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Urban Water Reclamation with Resource Recovery as a Cornerstone of Urban Climate Change Resilience

  • Daphne GondhalekarEmail author
  • Mohammed Al-Azzawi
  • Jörg E. Drewes
Living reference work entry

Abstract

With ongoing economic, urban, and population growth, and globalization, demand for natural resources such as water, energy, and food continues to increase, particularly in cities. This overconsumption of resources has contributed to environmental degradation and climatic change. Existing cities, that will see the largest urban growth in coming decades and concomitant challenges, often have limited capacities to address this issue comprehensively and thus tend to fall prey to “business as usual” technological solutions. Particularly in regions where water scarcity is already an issue set to increase with climate change, innovative and practicable integrated urban planning approaches targeting key entry points in cities and using alternative technology solutions that can rend high-impact outcomes are needed. The water-energy-food (WEF) nexus approach offers cities a means to devise alternative and more sustainable development pathways. Within this, urban water reclamation with resource recovery represents a key entry point in cities as it directly links water, energy, and food security. However, so far there are few implemented examples of water reclamation with resource recovery at neighborhood scale that can act as catalyzing alternative technology solutions for developing cities. This chapter presents selected international best practice examples of water reclamation with resource recovery and discusses their application to the context of Leh, a typical rapidly expanding town in the semiarid Ladakh region in the Indian Himalaya as part of a climate change resilience strategy, and the implications of this for cities worldwide.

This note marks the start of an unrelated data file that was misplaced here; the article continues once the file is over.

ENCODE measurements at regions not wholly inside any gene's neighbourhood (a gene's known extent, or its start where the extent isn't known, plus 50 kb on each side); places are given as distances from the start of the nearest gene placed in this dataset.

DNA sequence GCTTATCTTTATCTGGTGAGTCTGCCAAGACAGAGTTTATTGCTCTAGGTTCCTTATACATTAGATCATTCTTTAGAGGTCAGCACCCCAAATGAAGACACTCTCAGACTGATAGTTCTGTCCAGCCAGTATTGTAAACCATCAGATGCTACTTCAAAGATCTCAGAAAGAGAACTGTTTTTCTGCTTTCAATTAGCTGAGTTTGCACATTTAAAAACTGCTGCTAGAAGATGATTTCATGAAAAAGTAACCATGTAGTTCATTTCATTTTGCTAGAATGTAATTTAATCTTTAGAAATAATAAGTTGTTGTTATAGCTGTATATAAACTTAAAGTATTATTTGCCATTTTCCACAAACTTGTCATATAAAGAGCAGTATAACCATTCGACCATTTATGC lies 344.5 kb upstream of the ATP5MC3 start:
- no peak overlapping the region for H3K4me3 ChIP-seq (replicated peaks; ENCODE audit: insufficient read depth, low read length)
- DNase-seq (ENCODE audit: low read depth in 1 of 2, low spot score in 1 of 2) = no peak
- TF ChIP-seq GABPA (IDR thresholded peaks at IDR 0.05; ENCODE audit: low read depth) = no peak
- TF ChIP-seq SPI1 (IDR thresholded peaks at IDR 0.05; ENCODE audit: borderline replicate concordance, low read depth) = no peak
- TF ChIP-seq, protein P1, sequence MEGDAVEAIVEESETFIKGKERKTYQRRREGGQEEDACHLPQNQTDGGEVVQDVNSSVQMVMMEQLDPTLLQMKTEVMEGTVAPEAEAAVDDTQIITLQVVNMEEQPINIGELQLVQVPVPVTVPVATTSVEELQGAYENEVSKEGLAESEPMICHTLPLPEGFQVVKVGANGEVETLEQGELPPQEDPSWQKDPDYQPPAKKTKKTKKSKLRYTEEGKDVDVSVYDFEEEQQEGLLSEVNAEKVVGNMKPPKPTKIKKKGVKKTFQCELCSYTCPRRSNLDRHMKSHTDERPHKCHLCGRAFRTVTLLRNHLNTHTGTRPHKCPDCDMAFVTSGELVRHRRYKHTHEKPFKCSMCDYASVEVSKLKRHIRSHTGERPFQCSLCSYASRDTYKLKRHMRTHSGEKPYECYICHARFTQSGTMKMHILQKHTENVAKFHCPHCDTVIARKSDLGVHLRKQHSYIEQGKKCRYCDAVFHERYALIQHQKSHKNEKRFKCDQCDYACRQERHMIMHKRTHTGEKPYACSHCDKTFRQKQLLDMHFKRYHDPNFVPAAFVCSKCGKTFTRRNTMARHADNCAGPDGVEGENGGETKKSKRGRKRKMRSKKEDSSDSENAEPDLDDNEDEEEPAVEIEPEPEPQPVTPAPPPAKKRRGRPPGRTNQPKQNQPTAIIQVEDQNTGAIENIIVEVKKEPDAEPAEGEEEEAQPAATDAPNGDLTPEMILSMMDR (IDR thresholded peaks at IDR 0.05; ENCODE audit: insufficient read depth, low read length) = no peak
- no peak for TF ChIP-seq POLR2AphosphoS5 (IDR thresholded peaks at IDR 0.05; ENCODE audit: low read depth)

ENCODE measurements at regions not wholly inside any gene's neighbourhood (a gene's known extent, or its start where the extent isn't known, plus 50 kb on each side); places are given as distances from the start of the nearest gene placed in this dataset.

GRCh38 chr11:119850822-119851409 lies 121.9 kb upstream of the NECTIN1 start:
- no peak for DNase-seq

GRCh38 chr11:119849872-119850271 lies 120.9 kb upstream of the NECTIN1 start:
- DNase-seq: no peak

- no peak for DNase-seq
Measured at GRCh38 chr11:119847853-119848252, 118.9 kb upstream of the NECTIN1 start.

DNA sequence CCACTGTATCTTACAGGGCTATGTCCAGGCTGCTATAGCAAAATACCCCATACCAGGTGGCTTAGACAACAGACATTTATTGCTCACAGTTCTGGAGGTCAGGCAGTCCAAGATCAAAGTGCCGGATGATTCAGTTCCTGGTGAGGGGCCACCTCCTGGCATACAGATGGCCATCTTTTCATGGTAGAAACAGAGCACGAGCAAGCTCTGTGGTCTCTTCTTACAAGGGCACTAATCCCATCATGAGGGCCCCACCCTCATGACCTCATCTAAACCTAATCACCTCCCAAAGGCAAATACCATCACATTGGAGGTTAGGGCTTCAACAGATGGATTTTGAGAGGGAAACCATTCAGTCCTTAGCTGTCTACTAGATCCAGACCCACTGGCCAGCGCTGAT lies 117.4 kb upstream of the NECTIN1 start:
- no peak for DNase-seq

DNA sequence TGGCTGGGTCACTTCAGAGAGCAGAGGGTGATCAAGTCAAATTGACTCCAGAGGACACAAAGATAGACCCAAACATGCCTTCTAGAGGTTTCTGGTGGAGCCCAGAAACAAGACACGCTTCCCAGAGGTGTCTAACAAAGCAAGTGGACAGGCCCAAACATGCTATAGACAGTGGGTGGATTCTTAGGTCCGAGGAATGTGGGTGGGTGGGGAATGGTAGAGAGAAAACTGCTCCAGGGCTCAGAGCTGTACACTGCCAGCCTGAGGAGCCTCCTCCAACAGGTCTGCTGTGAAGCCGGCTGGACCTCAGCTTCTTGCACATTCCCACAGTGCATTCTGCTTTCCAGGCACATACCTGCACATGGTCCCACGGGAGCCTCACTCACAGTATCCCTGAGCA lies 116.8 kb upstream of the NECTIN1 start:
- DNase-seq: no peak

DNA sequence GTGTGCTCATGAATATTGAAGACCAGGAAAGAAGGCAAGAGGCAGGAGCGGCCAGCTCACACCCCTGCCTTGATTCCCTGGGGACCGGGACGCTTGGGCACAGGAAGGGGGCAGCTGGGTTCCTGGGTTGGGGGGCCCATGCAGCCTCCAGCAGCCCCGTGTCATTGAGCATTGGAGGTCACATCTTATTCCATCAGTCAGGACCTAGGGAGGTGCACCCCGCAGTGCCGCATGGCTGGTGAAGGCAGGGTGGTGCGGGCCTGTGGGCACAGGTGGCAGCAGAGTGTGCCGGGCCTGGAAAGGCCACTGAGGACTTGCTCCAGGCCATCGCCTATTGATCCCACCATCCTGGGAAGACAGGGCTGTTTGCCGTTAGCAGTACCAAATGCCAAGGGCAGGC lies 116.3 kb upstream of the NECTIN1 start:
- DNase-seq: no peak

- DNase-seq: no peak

Keywords

Integrated urban planning Water conservation Water reclamation with resource recovery Water-energy-food nexus Climate change resilience 

Notes

Acknowledgments

The authors acknowledge Ladakh Ecological Development Group (LEDeG), Leh, India, for supporting the project. This research has been supported by the European Commission under the 7th European Community Framework Programme (PIRG06-GA-2009-256555), the German Research Foundation (DFG) (KE 1710/1-1), and is supported by the Bavarian State Ministry for Environment and Consumer Protection, Munich, Germany.

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Copyright information

© Springer Nature Switzerland AG 2019

Authors and Affiliations

  • Daphne Gondhalekar
    • 1
    Email author
  • Mohammed Al-Azzawi
    • 1
  • Jörg E. Drewes
    • 1
  1. 1.Department of Civil, Geo and Environmental EngineeringTechnical University of MunichGarchingGermany

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